6. To shape or smooth (metal) by use of a roller, revolving stone, or the like; ? to cut a gem.See also Rolling vbl. n.2 1 (4).Cf. 19th c. Eng. rove to reduce (a grindstone) in diameter by means of a special tool.With quot. Henr., cf. In-rold, where roll is differently interpreted. a1500 Henr. Fab. 875.
A croun of massie gold … With iaspis ionit and royall rubeis rold 1529–30 M. Works Acc. (ed.) I 27.
To the said William for the auld vedgis rowit and betit 1610 Hilderstoun Silver Mines II 108.
For making of ane boull and turning of it to James Achesone to row his taist [= test piece] with 1629 M. Works Acc. (ed.) II 295.
Ane mell rowet
7. To revolve, or turn over, (an idea, etc.) (in the mind or memory); to consider, contemplate. Also absol. or intr. 1513 Doug. v xi 12.
Juno … Rollyng in mynd full mony kankyrryt blok Ib. xiii iii 12.
Kyng Latyn … in his breist … Was rollyng mony diuers selcouth chance 1531 Bell. Boece II 390. c1530-40 Stewart Maitl. F. 370/1.
Rolling in my rememberance Off court the daylie variance Me think [etc.] 1581-1623 James VI Poems I 227/232.
In cairfull mynde the generall … rollde Quhat … array uolde best fitt suche ane armeeabsol. or intr. 1579, 1617 Despauter (1579).
Voluere, to row or pans
8. To cause (one's eyes) to roll as an expression of emotional disturbance or in order to obtain the widest possible range of vision. Cf. 14 a below.(1) 1513 Doug. iv vii 3.
Dydo … Rollyng vmquhile hir eyn now heir now thar With syght onstabil(2) c1590 Fowler I 58/13.
And quhillis I rold in ewerye syd my gasing restles ene Gif I culd spy [etc.] Ib. 66/219.
Evin so did I thair cast my eyes and roll thame round about The more perfytlie for to vew [etc.] 1650 Rec. Kirk Scotl. 596.
He sighed … and roulled his eiyes alonges all the corners of the housse
9. intr. To revolve round, or as round, an axis. b. To move from one place to another or on (doun) a course by, or as by, rotating. Also proverb. c. = 3 c above. a1500 Henr. Fab. 1658.
The firmament payntit with sternis cleir, From eist to west rolland in cirkill round Id. Orph. 267 (Bann.).
On it [sc. a wheel] spred a man hecht Exione Rolland aboutb. 1513 Doug. iv x 5.
As the starnys thar myd cours rollys doun 1643 Fugitive Poetry II xx 5.
The bals did roul; both heaven & earth did rumble 1657 R. Moray Lett. fol. 75.
Let bowles rowl as they willproverb. a1598 Ferg. Prov. MS No. 1585.
Ye breid of a clew ye ar ay rowing
c. Trip & Go in Forbes Cantus (1666).
10. To move with an irregular, or rocking, motion. Also fig. a1500 Henr. Orph. 284 (Bann.) (see Rok v. 3 (1)).
Rollit 1513 Doug. iii ii 14.
Quhen it [sc. Delos] flet rollyng from costis to and fro 1654 Strathendrick 8.
Roleing and noding upon his horsefig. 1501 Doug. Pal. Hon. 763.
And rolland thus in diuers fantaseis Terribill thochtis oft my hart did gryis
b. ? To tumble down. 1513 Doug. ix ix 37.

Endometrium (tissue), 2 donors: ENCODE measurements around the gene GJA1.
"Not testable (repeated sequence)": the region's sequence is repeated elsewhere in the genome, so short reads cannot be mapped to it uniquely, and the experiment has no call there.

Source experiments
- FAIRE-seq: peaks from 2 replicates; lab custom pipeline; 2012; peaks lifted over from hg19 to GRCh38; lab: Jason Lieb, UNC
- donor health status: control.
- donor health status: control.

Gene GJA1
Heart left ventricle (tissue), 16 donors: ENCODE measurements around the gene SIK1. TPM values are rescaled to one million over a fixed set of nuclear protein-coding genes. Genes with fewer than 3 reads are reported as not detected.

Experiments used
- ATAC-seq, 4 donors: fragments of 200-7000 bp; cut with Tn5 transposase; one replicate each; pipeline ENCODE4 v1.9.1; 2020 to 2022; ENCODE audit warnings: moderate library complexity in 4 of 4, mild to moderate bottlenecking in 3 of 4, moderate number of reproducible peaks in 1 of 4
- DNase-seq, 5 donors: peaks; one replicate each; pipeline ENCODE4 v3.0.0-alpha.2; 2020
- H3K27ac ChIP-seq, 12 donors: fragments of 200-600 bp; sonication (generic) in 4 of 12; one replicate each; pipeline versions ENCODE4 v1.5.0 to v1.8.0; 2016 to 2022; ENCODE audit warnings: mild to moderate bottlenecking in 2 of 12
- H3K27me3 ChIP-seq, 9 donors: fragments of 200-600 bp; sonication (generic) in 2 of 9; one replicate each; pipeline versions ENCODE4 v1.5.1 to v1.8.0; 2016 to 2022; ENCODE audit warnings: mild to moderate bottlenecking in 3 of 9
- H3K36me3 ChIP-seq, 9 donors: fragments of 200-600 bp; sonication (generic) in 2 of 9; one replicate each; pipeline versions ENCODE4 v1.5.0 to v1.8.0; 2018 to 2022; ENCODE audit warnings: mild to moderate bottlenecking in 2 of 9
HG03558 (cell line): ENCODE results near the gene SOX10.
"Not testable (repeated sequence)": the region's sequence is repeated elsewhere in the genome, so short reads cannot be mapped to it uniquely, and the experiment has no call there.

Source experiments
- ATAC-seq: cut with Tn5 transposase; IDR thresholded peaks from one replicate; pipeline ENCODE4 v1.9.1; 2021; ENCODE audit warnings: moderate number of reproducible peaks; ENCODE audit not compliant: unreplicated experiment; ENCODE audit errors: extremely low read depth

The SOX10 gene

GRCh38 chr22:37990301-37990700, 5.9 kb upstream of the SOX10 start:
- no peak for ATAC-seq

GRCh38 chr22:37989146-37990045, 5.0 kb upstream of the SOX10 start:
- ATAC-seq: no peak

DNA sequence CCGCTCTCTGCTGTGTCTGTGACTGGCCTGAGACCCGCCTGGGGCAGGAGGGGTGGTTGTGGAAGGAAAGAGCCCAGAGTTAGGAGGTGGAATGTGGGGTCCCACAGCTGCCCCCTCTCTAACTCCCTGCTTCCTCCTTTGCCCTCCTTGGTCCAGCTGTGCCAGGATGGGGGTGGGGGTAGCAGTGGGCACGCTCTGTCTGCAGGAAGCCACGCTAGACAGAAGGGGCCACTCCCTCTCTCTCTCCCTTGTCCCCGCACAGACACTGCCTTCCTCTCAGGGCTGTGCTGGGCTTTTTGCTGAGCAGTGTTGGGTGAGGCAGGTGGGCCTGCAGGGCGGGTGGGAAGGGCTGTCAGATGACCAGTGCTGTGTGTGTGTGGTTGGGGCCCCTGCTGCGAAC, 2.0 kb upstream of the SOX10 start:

The byrnand towr down rollys with a rusche
11. To press newly-carded wool into a roll before spinning. c1420 Wynt. iii 731 (W).
His vse wes mare to roll and spyne [R. wytht rok to spyne] Than thai landis to corne to wyne
12. To ride in (intill) a wheeled vehicle. 1513 Doug. x v 3.
The moyn intill hyr … cart of nycht Held rollyng [Sm. rolland] throw the hewynnys myddil ward
13. Of time: To pass. Also, to roll our or away. 1513 Doug. i v 72.
That the ȝong child … Thretty lang twelfmonthis rolling [Sm. rowing] our sal ryng Ib. iii viii 13.
Or the speyre his howris rollit richt Sa far about that it was scars mydnycht Ib. v xii 134.
The donk nycht is al maist rollyt away
14. a. Of the eyes: To move or turn to and fro in the sockets. Cf. 8 above. 1513 Doug. iv xii 96.
With eyn rollyng, and twynkland vp ful fane, Assays scho to spy the hevynnys lyght Ib. viii iv 102.
Now heir his eyn, now thar, rollyng in hy a1568 Bann. MS 219b/14.
Quhois cristall ene vnto my mynd rolling Renewis [ed. Reuellis] my pane but solace
b. Of a sound: To re-echo. 1513 Doug. v iii 89.
Endlang the costis the vocis and the sowndis Rollys inclusyt, quhill the mekyll hyllys Bemys agane
c. Of a restless sleeper: To turn over and over, as in restlessness. c1590 Fowler I 193/2.
From syde to syde I turne And restles rowe as on a edge of thorne
d. Of snow: To row togeather, to whirl round in currents when falling. c1590 Fowler I 84/208.
Whytar than the snow Which gathered is in flokkis but winde and dois togeather row
15. a. To indulge oneself in a passion or lust. b. To abound in (riches).a. a1500 Henr. Fab. 1602.
Ane lord … Rolland in warldlie lust and vane plesance 1540 Lynd. Sat. 521 (B).
Ane prince of pissance … Rolland in his rageb. a1500 Henr. Fab. 2944.
Now pure as Job, now rowand in riches
16. Of thoughts: To revolve in (a person's) mind; to be under consideration. 1513 Doug. x xi 185.
In mynd dyd he cumpas Full mony chancis rolland to and fro Ib. xiii xi 25.
Quhat thochtis now doith rollyng in thy mynd
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"Rol v.2". Dictionary of the Scots Language. 2004. Scottish Language Dictionaries Ltd. Accessed 28 Sep 2023 <http://www.dsl.ac.uk/entry/dost/roll_v_2>